Checkfree Corporation 10-Q
Table of Contents

UNITED STATES
SECURITIES AND EXCHANGE COMMISSION

Washington, D.C. 20549

FORM 10-Q

     
(Mark One)
[ x ]   QUARTERLY REPORT PURSUANT TO SECTION 13 OR 15(d) OF THE
SECURITIES EXCHANGE ACT OF 1934
For the quarterly period ended September 30, 2003

OR

     
[   ]   TRANSITION REPORT PURSUANT TO SECTION 13 OR 15(d) OF THE
SECURITIES EXCHANGE ACT OF 1934
For the transition period from ___________ to _____________

Commission file number: 0-26802

CHECKFREE CORPORATION
(Exact name of registrant as specified in its charter)

     
Delaware
(State or Other Jurisdiction of
Incorporation or Organization)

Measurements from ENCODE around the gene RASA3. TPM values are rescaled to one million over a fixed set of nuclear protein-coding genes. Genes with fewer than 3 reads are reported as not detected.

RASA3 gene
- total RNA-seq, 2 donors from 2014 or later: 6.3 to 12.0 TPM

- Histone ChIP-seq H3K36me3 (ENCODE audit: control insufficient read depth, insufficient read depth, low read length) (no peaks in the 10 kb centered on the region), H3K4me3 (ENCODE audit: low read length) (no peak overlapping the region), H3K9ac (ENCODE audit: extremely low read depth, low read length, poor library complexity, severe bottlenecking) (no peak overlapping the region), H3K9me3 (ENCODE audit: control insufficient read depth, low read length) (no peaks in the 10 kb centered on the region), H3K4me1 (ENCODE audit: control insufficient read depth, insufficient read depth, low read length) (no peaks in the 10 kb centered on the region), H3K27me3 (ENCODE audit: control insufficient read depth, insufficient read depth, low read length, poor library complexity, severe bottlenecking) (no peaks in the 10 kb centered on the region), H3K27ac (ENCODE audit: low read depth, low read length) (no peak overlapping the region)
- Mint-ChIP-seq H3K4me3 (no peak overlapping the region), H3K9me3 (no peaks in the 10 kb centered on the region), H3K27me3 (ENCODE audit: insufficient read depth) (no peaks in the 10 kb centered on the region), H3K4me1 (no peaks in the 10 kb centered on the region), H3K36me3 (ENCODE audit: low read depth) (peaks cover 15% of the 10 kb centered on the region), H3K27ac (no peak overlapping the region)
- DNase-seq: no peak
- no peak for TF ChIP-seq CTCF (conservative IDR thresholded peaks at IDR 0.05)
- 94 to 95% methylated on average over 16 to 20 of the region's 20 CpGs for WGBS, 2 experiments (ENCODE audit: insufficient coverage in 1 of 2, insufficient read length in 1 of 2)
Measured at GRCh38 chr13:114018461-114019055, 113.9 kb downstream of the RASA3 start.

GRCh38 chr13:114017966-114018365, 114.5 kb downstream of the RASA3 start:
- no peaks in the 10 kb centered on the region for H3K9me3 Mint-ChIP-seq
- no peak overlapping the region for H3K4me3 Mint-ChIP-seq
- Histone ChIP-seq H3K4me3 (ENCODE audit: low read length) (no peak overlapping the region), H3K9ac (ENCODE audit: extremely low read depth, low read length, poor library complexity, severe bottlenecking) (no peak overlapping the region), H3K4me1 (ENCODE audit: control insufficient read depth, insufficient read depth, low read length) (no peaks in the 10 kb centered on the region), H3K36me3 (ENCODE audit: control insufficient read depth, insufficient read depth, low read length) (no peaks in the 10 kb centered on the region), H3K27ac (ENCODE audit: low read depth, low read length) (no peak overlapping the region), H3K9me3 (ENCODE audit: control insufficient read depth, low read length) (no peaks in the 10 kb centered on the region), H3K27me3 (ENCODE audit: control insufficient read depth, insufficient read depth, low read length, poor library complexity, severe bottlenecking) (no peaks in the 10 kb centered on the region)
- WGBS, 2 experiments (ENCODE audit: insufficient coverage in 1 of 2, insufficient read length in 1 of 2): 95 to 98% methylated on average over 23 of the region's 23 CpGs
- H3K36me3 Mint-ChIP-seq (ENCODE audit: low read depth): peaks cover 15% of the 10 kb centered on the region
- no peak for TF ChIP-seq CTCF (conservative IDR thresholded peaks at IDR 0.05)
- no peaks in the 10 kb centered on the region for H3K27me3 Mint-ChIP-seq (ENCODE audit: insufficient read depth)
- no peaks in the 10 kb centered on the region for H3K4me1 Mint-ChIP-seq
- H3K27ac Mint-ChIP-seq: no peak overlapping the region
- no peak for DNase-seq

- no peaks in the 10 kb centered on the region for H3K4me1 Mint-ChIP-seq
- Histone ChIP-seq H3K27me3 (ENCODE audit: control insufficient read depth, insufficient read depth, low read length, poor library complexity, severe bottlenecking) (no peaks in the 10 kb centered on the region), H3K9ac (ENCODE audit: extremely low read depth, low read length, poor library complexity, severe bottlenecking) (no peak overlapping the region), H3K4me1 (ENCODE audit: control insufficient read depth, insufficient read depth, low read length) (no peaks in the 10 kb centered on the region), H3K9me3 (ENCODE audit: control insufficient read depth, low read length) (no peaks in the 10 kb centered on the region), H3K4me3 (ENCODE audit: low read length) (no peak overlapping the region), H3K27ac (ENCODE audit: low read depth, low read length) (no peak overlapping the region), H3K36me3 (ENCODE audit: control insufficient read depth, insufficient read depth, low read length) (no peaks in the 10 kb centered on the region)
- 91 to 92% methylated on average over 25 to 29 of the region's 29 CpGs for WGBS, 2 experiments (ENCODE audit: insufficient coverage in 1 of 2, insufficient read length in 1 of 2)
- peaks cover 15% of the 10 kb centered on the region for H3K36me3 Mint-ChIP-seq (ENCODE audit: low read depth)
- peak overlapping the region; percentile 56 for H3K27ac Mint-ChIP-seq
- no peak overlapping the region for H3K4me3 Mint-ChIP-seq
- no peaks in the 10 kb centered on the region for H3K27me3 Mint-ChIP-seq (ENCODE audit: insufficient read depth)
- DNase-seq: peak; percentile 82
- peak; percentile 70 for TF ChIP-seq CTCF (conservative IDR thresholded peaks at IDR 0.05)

58-2360335
(I.R.S. Employer
Identification No.)

4411 East Jones Bridge Road, Norcross, Georgia 30092
(Address of Principal Executive Offices, Including Zip Code)

(678) 375-3000
(Registrant’s Telephone Number, Including Area Code)

Not Applicable
(Former Name, Former Address and Former Fiscal Year, if Changed Since Last Report)

     Indicate by check mark whether the registrant (1) has filed all reports required to be filed by Section 13 or 15(d) of the Securities Exchange Act of 1934 during the preceding 12 months (or for such shorter period that the registrant was required to file such reports), and (2) has been subject to the filing requirements for at least the past 90 days. YES  X   NO ___

     Indicate by check mark whether the registrant is an accelerated filer (as defined in Rule 12b-2 of the Exchange Act). YES  X   NO  ___